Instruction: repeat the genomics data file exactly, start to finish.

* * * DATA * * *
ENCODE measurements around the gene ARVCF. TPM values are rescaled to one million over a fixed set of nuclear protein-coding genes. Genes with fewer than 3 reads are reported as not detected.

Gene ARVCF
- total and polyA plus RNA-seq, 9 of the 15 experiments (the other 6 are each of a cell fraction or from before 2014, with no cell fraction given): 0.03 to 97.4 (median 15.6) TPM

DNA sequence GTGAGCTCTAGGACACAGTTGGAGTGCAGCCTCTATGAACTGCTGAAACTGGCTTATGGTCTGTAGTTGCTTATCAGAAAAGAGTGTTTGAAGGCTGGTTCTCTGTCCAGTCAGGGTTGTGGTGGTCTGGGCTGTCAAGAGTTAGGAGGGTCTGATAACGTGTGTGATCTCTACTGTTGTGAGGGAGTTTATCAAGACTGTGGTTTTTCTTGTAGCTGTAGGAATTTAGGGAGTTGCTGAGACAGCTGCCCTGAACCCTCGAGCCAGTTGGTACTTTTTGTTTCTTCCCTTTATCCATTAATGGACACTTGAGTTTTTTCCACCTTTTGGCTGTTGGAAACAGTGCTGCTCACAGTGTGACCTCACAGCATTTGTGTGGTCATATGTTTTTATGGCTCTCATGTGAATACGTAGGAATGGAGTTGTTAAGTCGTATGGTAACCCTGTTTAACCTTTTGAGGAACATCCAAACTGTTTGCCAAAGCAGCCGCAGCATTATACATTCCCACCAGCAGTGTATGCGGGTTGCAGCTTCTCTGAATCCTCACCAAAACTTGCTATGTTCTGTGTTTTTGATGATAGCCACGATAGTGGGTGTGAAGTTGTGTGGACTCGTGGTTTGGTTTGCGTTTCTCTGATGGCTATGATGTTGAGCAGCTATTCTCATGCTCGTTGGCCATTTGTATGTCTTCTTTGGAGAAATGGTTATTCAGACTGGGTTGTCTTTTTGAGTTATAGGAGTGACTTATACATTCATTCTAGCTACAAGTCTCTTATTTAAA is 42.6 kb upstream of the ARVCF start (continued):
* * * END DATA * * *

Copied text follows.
ENCODE measurements around the gene ARVCF. TPM values are rescaled to one million over a fixed set of nuclear protein-coding genes. Genes with fewer than 3 reads are reported as not detected.

Gene ARVCF
- total and polyA plus RNA-seq, 9 of the 15 experiments (the other 6 are each of a cell fraction or from before 2014, with no cell fraction given): 0.03 to 97.4 (median 15.6) TPM

DNA sequence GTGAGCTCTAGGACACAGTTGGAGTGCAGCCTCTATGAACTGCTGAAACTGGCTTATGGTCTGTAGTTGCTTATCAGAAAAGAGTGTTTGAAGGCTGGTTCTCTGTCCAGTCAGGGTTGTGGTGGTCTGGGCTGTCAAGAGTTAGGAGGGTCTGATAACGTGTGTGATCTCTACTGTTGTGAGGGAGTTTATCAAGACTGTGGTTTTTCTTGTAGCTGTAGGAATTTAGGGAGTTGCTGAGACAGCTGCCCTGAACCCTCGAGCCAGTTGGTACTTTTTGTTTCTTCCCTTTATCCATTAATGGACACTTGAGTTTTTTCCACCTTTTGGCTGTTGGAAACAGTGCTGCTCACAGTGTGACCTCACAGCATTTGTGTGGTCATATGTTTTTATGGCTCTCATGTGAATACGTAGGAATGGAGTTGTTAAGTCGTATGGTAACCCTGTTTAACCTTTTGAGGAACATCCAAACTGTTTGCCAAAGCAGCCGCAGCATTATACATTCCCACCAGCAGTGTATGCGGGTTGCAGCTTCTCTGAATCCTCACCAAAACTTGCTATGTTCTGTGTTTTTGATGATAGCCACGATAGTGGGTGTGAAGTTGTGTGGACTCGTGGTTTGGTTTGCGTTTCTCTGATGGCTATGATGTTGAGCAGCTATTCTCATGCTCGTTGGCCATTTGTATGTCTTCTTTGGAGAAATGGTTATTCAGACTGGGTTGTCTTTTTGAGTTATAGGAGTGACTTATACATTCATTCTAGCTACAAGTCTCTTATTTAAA is 42.6 kb upstream of the ARVCF start (continued):